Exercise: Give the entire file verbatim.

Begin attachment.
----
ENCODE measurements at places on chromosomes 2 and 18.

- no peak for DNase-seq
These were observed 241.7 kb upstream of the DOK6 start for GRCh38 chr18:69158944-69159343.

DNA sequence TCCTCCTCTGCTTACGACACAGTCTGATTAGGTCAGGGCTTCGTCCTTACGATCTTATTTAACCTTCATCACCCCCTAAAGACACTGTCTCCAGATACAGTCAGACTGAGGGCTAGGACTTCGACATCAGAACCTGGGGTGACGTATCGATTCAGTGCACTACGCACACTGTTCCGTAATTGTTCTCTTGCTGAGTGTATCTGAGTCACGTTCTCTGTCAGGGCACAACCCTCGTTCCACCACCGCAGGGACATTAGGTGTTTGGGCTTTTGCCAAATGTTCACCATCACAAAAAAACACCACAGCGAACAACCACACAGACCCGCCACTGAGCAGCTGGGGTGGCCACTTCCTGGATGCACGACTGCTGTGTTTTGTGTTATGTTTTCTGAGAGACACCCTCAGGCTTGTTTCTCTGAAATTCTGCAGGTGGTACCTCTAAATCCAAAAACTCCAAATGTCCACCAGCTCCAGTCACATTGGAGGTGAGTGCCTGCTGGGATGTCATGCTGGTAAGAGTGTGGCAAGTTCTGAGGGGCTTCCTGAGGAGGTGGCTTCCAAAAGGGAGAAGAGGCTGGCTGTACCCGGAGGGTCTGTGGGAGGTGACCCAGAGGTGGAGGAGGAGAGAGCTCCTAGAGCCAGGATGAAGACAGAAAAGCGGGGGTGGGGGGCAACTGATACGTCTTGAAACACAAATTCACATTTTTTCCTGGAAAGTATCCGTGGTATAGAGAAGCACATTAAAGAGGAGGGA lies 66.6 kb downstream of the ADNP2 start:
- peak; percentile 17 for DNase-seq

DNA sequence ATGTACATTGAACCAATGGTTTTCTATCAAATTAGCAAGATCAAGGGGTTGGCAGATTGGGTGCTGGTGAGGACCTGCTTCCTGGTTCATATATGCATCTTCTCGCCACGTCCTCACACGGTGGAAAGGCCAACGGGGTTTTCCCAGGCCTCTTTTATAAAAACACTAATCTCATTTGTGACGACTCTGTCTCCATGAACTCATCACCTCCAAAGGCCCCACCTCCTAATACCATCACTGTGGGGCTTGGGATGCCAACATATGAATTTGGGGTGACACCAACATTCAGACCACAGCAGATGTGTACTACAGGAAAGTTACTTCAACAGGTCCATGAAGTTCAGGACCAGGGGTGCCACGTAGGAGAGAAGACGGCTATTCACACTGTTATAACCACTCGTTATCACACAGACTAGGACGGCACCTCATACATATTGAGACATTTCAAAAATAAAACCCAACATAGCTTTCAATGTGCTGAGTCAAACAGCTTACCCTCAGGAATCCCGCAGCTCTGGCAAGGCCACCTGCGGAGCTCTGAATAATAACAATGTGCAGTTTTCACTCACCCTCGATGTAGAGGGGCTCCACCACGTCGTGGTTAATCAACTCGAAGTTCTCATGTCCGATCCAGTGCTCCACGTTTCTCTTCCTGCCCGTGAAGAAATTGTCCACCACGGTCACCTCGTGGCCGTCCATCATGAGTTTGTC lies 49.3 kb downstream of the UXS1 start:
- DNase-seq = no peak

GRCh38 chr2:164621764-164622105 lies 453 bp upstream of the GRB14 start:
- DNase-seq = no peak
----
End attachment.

ENCODE measurements at places on chromosomes 2 and 18.

- no peak for DNase-seq
These were observed 241.7 kb upstream of the DOK6 start for GRCh38 chr18:69158944-69159343.

DNA sequence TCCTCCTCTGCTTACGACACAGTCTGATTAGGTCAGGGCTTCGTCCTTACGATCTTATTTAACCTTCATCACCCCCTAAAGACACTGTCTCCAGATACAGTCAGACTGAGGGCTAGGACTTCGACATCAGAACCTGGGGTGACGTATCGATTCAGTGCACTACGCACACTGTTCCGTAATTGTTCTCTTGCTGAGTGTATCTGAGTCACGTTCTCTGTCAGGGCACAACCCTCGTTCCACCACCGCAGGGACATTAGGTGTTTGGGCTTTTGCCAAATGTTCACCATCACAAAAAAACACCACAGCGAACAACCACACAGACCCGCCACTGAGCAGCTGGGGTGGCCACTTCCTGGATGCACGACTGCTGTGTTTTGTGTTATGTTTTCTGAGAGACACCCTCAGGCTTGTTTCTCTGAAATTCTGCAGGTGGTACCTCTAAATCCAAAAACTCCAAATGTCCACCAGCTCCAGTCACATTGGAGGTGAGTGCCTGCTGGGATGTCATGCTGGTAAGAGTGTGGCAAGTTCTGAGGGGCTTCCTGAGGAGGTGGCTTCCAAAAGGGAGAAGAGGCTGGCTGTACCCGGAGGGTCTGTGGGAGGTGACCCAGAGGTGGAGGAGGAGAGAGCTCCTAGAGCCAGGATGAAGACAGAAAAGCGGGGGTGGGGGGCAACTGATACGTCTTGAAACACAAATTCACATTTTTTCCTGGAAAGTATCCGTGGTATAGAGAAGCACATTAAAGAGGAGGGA lies 66.6 kb downstream of the ADNP2 start:
- peak; percentile 17 for DNase-seq

DNA sequence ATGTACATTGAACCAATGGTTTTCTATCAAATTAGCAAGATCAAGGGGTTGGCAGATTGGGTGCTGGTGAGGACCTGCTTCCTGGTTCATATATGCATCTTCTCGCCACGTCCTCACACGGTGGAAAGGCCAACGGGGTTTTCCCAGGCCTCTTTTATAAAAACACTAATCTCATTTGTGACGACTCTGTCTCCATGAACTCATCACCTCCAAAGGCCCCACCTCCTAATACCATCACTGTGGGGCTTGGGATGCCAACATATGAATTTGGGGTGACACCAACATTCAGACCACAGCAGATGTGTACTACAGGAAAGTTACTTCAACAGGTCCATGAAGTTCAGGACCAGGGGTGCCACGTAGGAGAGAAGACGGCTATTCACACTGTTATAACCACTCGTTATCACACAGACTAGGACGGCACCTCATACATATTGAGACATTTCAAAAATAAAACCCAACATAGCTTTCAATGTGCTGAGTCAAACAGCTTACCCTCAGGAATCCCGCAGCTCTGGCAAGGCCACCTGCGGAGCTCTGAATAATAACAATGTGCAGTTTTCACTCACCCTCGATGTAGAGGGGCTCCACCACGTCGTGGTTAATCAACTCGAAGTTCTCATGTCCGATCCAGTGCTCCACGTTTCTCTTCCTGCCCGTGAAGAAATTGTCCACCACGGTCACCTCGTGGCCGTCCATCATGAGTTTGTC lies 49.3 kb downstream of the UXS1 start:
- DNase-seq = no peak

GRCh38 chr2:164621764-164622105 lies 453 bp upstream of the GRB14 start:
- DNase-seq = no peak